Vaccine coming soon

The good news about vaccines that we’ve all been waiting for has been proclaimed.

COVID-19 vaccines could be available by as early as mid-December to front-line health care workers in the United States.

Representatives for Moderna and Pfizer, two pharmaceutical companies producing and testing vaccines to relieve the country of the pandemic, announced the good news.

On Monday, Moderna sought emergency use authorization from the U.S. Food and Drug Administration to administer its COVID-19 vaccine, which the company says is 94.1 percent effective at preventing the virus and 100 percent effective at preventing severe cases of the disease.

Moderna is the second company to apply to the FDA for emergency use authorization for a coronavirus vaccine. Pfizer applied on Nov. 20 and the company’s trial found the vaccine was 95 percent effective in preventing infections.

Both vaccines require two doses a few weeks apart. Both companies have reported that their vaccines could also induce some side effects that are similar to symptoms associated with COVID-19, including muscle pain, chills and headaches.

The FDA will meet with its advisory committee on Dec. 10 to review Pfizer’s emergency application and on Dec. 17 to review Moderna’s application.

Once the FDA grants the companies emergency use authorization, an advisory committee at the U.S. Centers for Disease Control and Prevention reportedly will make recommendations about who should get the shots first, which will likely include health care workers and nursing home residents, it was reported.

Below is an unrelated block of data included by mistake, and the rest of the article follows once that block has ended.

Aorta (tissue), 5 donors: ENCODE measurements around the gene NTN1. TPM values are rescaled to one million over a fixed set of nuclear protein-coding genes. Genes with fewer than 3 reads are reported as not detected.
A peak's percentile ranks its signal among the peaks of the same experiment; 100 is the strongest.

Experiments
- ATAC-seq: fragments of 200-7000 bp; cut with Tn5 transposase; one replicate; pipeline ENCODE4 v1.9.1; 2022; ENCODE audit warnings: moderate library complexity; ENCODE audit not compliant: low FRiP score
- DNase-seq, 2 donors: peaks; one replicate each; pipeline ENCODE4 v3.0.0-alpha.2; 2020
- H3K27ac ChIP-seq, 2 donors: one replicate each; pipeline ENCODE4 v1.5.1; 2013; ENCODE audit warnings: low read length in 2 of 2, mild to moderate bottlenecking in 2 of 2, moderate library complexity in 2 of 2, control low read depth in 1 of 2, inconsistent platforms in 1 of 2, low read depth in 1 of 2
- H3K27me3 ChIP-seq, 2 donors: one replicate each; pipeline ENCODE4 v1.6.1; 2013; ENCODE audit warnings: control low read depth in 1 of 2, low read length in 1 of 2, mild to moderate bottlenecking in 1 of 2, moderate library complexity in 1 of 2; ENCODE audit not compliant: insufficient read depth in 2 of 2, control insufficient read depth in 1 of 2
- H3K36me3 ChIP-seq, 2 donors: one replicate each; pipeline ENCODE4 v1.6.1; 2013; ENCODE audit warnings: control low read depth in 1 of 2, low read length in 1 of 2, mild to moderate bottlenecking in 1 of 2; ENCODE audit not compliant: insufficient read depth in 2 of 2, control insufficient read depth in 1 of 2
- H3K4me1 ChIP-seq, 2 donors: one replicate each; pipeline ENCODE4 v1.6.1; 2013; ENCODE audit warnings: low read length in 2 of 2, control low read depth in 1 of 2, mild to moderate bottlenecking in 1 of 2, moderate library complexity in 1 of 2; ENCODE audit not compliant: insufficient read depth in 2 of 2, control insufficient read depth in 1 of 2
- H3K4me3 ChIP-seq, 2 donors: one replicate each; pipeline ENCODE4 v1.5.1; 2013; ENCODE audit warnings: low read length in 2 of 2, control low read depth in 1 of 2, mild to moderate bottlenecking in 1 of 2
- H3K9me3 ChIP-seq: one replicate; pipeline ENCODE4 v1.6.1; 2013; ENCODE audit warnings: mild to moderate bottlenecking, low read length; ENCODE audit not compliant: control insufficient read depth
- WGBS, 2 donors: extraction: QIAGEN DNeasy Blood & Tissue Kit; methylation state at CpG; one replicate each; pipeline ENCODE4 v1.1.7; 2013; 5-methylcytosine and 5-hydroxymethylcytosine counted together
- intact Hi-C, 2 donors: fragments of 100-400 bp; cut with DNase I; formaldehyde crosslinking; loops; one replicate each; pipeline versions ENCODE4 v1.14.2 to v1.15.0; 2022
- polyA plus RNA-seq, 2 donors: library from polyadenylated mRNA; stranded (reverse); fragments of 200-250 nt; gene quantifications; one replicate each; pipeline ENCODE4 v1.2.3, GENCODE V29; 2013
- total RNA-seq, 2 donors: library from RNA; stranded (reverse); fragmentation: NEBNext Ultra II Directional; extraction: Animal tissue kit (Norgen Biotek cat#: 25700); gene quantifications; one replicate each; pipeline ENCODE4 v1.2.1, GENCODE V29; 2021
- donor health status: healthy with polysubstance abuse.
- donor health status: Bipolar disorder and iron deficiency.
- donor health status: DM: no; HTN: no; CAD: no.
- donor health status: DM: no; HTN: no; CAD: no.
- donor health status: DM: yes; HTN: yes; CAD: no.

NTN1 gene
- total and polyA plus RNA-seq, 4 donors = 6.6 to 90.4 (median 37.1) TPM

A CDC advisory committee is meeting this week to decide who will be the first to the get the vaccine in the country. 

Moderna representatives reported Monday that the company expects to have about 20 million doses of its vaccine available in the U.S. by the end of the month and is on track to manufacture 500 million to one billion doses globally next year.

If granted authorization, about 6.4 million doses of the Pfizer vaccine with be distributed in the U.S. this month, it was reported.

Back in May, Operation Warp Speed (OWS) was established in partnerships with several federal agencies with a goal of delivering 300 million doses of COVID-19 vaccines in the U.S. 

Congress has directed about $10 billion to OWS through supplemental funding, including the Coronavirus Aid Relief and Economic Security Act. 

Lt. Gen. Paul Ostrowski, the director of OWS’s supply, production and distribution, said this week that everyone who wants a vaccine should be able to get one by June 2021. According to the CDC, a total of 266,051 deaths have been reported, so far, in the U.S., including four in Jackson County, stemming from 13,295,605 positive COVID-19 cases nationwide.

The Holton Recorder

109 W. Fourth St.
Holton, KS 66436
Phone: 785-364-3141

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